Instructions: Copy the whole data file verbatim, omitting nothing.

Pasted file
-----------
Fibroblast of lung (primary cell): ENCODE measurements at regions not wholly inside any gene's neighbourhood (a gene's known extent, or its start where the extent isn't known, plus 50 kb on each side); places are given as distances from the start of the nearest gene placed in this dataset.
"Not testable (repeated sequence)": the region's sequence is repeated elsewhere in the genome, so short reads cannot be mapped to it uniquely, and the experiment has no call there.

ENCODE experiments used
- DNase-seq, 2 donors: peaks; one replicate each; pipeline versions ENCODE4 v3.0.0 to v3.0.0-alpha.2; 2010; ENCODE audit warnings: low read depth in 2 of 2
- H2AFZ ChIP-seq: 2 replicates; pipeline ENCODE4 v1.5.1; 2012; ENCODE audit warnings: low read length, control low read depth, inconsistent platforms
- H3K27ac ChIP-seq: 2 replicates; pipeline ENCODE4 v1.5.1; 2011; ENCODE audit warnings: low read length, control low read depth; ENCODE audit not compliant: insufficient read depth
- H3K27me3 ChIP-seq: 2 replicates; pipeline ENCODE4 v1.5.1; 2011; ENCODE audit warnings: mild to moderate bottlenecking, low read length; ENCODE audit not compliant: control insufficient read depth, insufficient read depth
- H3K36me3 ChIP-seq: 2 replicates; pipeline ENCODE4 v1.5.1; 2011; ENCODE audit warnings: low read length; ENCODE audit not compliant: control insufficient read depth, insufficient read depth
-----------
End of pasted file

Fibroblast of lung (primary cell): ENCODE measurements at regions not wholly inside any gene's neighbourhood (a gene's known extent, or its start where the extent isn't known, plus 50 kb on each side); places are given as distances from the start of the nearest gene placed in this dataset.
"Not testable (repeated sequence)": the region's sequence is repeated elsewhere in the genome, so short reads cannot be mapped to it uniquely, and the experiment has no call there.

ENCODE experiments used
- DNase-seq, 2 donors: peaks; one replicate each; pipeline versions ENCODE4 v3.0.0 to v3.0.0-alpha.2; 2010; ENCODE audit warnings: low read depth in 2 of 2
- H2AFZ ChIP-seq: 2 replicates; pipeline ENCODE4 v1.5.1; 2012; ENCODE audit warnings: low read length, control low read depth, inconsistent platforms
- H3K27ac ChIP-seq: 2 replicates; pipeline ENCODE4 v1.5.1; 2011; ENCODE audit warnings: low read length, control low read depth; ENCODE audit not compliant: insufficient read depth
- H3K27me3 ChIP-seq: 2 replicates; pipeline ENCODE4 v1.5.1; 2011; ENCODE audit warnings: mild to moderate bottlenecking, low read length; ENCODE audit not compliant: control insufficient read depth, insufficient read depth
- H3K36me3 ChIP-seq: 2 replicates; pipeline ENCODE4 v1.5.1; 2011; ENCODE audit warnings: low read length; ENCODE audit not compliant: control insufficient read depth, insufficient read depth